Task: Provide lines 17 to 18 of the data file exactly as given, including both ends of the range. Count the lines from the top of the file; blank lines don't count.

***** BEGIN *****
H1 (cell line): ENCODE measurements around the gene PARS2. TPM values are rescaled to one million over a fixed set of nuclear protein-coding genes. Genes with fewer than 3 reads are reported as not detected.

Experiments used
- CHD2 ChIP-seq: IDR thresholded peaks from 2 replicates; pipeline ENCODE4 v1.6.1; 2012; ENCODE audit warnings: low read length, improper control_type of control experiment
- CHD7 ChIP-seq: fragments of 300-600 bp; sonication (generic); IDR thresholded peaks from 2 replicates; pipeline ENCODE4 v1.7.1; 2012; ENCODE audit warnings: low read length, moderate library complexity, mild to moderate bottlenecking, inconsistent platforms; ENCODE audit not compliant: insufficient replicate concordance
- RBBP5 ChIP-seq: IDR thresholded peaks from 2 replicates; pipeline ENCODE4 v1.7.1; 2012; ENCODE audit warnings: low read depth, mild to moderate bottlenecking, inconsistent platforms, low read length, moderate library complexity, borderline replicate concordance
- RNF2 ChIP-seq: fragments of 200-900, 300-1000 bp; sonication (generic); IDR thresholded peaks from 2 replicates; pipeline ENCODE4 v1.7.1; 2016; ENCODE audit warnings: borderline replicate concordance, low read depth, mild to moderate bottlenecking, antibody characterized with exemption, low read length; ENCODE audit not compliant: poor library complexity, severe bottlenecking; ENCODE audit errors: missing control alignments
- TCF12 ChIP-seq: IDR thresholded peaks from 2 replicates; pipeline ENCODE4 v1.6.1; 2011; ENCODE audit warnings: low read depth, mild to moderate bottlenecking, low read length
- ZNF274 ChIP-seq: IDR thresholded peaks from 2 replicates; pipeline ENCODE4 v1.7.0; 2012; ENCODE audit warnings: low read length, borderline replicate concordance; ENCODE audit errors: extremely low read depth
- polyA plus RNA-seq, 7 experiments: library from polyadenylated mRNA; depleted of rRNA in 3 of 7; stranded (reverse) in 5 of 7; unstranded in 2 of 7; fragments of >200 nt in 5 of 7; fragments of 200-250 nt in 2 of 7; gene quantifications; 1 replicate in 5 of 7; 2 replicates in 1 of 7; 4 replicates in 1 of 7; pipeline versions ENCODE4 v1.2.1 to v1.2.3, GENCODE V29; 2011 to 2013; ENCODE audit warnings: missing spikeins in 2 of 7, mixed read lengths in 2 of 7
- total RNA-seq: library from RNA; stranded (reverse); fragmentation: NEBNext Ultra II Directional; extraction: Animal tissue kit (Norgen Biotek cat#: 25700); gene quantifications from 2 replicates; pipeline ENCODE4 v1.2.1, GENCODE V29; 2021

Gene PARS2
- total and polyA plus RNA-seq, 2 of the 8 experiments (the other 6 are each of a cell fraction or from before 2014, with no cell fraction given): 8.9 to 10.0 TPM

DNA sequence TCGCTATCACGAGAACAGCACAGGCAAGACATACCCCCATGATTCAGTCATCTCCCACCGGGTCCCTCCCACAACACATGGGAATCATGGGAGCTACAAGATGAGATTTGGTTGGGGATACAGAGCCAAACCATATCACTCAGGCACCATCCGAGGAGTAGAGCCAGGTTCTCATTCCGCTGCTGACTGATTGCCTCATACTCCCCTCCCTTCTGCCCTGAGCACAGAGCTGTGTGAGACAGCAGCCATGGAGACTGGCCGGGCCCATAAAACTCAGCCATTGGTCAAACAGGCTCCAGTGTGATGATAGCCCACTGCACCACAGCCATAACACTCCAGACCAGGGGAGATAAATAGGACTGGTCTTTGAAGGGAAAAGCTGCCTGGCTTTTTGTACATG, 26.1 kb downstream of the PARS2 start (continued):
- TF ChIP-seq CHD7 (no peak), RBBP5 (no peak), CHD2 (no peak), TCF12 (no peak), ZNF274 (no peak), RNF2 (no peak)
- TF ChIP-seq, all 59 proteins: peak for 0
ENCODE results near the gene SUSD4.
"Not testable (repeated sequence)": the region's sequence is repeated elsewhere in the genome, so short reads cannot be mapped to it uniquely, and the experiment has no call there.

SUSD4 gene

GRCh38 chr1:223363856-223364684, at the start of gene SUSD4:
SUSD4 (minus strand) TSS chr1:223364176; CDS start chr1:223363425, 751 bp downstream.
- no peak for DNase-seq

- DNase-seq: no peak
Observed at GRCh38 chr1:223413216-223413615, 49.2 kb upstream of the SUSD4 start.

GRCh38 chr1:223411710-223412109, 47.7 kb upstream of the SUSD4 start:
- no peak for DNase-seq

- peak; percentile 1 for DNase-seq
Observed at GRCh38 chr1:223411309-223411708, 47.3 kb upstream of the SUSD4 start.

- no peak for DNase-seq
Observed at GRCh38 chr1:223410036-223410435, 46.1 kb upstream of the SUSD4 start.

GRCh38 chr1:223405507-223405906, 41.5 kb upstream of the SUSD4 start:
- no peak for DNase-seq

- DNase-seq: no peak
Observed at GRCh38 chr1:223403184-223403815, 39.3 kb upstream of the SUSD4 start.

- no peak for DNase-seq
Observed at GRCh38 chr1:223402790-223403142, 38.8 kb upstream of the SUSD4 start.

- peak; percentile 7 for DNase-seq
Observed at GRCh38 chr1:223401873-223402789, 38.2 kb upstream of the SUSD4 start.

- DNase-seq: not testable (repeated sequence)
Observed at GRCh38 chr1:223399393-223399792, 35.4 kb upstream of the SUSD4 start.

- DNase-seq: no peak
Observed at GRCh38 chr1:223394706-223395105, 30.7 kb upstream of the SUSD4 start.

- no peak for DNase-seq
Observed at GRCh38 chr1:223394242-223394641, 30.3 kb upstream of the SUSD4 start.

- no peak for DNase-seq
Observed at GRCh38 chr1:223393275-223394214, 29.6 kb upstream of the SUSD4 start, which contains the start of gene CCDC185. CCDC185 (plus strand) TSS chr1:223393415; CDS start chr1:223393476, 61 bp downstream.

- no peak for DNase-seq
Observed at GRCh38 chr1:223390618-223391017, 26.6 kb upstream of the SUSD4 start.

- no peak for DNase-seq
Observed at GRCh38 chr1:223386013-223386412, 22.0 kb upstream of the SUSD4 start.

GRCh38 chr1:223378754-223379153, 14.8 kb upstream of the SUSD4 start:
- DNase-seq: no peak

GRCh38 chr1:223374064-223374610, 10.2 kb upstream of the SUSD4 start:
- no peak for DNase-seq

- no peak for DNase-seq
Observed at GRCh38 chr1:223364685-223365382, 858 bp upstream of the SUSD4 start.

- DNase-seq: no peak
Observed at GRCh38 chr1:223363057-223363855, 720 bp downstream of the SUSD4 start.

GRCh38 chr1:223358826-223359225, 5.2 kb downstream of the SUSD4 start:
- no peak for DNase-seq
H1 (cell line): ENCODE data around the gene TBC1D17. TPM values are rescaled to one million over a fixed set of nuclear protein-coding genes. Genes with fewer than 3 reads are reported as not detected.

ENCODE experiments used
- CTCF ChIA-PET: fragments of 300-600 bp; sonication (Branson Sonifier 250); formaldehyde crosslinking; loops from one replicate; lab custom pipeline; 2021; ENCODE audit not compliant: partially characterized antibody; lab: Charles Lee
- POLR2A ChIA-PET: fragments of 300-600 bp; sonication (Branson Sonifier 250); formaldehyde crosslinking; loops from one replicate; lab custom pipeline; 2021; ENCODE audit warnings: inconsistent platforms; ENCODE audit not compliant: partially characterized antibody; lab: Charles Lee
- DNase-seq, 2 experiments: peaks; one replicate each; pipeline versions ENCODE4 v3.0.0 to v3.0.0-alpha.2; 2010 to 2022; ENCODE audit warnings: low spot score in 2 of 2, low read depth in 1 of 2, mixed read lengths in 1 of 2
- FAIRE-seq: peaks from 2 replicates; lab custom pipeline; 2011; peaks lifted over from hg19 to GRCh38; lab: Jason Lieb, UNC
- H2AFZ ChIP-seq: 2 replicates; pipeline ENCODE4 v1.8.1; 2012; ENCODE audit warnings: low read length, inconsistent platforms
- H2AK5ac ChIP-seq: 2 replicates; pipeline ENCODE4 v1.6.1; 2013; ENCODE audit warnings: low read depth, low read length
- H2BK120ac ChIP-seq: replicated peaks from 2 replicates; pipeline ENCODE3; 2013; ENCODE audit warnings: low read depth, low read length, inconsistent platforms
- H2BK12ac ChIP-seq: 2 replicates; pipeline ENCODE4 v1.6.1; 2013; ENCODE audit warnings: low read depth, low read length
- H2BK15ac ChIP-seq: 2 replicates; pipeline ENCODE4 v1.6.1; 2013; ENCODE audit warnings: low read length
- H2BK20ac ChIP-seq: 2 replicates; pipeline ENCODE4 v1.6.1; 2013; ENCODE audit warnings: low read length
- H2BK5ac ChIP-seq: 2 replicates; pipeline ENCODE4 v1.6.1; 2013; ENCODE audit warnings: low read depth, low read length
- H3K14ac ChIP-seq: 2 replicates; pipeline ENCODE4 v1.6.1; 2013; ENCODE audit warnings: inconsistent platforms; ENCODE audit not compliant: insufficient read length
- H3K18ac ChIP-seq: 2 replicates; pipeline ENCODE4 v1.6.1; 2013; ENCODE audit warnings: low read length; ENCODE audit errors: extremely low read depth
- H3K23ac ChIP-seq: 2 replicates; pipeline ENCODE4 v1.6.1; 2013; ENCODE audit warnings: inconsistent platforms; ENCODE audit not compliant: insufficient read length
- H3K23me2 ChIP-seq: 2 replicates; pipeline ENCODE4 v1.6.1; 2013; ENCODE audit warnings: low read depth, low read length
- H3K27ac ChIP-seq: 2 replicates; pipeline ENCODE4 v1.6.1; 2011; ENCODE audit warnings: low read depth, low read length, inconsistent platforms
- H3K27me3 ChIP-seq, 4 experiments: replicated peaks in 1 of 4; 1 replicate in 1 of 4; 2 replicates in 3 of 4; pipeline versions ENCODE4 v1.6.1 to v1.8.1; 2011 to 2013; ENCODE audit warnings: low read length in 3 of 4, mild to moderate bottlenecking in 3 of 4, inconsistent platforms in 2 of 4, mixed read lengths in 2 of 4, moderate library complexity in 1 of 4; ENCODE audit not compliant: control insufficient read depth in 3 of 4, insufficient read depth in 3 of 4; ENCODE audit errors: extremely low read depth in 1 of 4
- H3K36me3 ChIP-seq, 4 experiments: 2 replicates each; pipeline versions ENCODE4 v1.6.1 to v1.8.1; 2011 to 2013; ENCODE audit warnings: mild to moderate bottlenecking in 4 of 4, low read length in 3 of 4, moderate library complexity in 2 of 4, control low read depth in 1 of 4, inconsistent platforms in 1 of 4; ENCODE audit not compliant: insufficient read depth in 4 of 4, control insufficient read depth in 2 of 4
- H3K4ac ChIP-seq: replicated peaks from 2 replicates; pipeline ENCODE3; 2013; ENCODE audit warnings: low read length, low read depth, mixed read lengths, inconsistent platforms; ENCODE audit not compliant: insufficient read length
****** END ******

"Not testable (repeated sequence)": the region's sequence is repeated elsewhere in the genome, so short reads cannot be mapped to it uniquely, and the experiment has no call there.

SUSD4 gene